By Stephen Leacock
The Mausoleum Club stands on the quietest corner of the best residential street in the city. It is a Grecian building of white stone. Above it are great elm-trees with birds – the most expensive kind of birds – singing in the branches.
The street in the softer hours of the morning has an almost reverential quiet. Great motors move drowsily along it, with solitary chauffeurs returning at 10.30 after conveying the earlier of the millionaires to their down-town offices. The sunlight flickers through the elm-trees, illuminating expensive nursemaids wheeling valuable children in little perambulators. Some of the children are worth millions and millions. In Europe, no doubt, you may see in the Unter den Linden Avenue or the Champs Elysées a little prince or princess go past with a chattering military guard to do honour. But that is nothing. It is not half so impressive, in the real sense, as what you may observe every morning on Plutoria Avenue beside the Mausoleum Club in the quietest part of the city. Here you may see a little toddling princess in a rabbit suit who owns fifty distilleries in her own right. There, in a lacquered perambulator, sails past a little hooded head that controls from its cradle an entire New Jersey corporation. The United States attorney-general is suing her as she sits, in a vain attempt to make her dissolve herself into constituent companies. Nearby is a child of four, in a khaki suit, who represents the merger of two trunk line railways. You may meet in the flickered sunlight any number of little princes and princesses far more real than the poor survivals of Europe. Incalculable infants wave their fifty-dollar ivory rattles in an inarticulate greeting to one another. A million dollars of preferred stock laughs merrily in recognition of a majority control going past in a go-cart drawn by an imported nurse. And through it all the sunlight falls through the elm-trees, and the birds sing and the motors hum, so that the whole world as seen from the boulevard of Plutoria Avenue is the very pleasantest place imaginable.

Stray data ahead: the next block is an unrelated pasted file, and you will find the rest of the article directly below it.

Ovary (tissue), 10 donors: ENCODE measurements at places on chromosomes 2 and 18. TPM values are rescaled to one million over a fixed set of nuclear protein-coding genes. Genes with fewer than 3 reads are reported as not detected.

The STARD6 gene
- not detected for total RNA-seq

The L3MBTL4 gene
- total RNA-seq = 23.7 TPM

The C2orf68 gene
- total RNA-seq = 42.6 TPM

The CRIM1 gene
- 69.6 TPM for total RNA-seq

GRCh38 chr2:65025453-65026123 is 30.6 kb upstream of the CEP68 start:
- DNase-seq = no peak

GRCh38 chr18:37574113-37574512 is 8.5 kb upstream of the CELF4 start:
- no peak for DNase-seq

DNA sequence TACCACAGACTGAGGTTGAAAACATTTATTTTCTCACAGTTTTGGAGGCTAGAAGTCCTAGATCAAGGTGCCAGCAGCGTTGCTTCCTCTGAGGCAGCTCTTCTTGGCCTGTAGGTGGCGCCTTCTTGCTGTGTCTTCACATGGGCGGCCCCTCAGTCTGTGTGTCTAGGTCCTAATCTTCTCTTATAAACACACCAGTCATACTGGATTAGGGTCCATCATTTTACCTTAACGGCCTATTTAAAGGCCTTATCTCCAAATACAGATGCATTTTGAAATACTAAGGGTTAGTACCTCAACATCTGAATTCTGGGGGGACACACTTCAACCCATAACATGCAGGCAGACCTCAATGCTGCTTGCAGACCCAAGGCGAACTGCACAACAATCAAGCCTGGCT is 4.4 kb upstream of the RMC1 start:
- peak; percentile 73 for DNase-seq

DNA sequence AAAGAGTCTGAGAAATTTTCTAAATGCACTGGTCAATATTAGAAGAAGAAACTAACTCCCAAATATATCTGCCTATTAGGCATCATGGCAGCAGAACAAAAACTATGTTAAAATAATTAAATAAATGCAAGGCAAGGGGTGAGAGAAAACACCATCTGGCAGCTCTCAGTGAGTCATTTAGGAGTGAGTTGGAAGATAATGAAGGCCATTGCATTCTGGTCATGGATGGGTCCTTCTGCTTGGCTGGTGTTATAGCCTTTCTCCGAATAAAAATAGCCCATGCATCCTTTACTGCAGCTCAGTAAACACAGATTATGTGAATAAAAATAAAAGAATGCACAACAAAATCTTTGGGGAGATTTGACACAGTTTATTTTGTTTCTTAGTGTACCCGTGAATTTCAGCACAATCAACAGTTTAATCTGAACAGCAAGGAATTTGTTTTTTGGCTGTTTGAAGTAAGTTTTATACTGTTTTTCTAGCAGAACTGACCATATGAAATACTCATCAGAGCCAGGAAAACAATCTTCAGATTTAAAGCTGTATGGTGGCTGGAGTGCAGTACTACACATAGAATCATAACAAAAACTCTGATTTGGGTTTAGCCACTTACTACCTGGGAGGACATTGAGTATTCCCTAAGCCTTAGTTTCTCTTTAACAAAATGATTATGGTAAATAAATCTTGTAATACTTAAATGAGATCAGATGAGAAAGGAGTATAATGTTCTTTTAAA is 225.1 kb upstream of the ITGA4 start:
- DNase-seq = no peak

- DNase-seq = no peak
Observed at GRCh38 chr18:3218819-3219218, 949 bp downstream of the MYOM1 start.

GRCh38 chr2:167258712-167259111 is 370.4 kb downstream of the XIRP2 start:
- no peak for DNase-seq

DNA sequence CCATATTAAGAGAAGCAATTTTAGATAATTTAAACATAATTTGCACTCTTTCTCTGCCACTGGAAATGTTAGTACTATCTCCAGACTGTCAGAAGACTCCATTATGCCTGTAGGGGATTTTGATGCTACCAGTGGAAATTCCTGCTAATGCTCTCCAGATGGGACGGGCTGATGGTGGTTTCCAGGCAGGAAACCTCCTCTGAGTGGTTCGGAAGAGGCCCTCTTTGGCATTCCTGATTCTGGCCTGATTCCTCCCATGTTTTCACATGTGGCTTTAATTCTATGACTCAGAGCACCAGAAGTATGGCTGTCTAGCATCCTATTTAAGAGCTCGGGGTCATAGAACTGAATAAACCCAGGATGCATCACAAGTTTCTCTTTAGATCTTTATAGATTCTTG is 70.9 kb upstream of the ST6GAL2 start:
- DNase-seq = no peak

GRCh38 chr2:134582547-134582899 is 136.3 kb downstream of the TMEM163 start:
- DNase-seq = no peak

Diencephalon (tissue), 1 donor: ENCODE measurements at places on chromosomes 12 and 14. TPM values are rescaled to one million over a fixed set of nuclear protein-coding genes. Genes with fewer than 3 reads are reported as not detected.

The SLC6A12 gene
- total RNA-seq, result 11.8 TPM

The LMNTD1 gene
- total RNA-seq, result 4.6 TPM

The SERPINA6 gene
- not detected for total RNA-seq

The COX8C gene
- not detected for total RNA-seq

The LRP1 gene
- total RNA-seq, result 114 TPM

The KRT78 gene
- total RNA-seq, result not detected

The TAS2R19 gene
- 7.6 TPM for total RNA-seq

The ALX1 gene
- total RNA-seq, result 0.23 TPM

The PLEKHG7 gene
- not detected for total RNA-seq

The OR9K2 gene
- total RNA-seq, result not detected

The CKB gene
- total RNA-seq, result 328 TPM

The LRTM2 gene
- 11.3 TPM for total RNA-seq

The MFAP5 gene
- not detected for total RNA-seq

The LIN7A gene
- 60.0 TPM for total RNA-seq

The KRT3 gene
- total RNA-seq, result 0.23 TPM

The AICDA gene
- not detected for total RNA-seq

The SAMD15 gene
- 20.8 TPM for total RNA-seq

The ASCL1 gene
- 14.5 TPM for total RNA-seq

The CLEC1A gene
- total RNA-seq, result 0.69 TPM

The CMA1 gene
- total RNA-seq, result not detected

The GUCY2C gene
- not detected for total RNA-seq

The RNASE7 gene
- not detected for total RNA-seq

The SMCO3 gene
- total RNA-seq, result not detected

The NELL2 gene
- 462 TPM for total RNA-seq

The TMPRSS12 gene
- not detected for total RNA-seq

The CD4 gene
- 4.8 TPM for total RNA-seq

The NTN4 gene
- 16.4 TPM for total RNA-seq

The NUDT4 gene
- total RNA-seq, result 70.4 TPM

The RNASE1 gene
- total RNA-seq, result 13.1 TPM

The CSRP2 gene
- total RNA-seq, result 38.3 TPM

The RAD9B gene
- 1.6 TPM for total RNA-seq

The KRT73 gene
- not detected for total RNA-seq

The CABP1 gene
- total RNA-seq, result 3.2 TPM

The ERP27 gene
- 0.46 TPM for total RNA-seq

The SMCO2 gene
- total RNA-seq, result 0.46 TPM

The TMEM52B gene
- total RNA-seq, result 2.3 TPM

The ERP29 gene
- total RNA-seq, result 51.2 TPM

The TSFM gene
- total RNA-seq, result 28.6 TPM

Just below Plutoria Avenue, and parallel with it, the trees die out and the brick and stone of the city begins in earnest. Even from the avenue you see the tops of the sky-scraping buildings in the big commercial streets and can hear or almost hear the roar of the elevated railway, earning dividends. And beyond that again the city sinks lower, and is choked and crowded with the tangled streets and little houses of the slums.
In fact, if you were to mount to the roof of the Mausoleum Club itself on Plutoria Avenue you could almost see the slums from there. But why should you? And on the other hand, if you never went up on the roof, but only dined inside among the palm-trees, you would never know that the slums existed – which is much better.
Arcadian Adventures with the Idle Rich, 1914
(From John Gross (ed.), The New Oxford Book of English Prose. Oxford: Oxford University Press, 1998. pp. 670~671)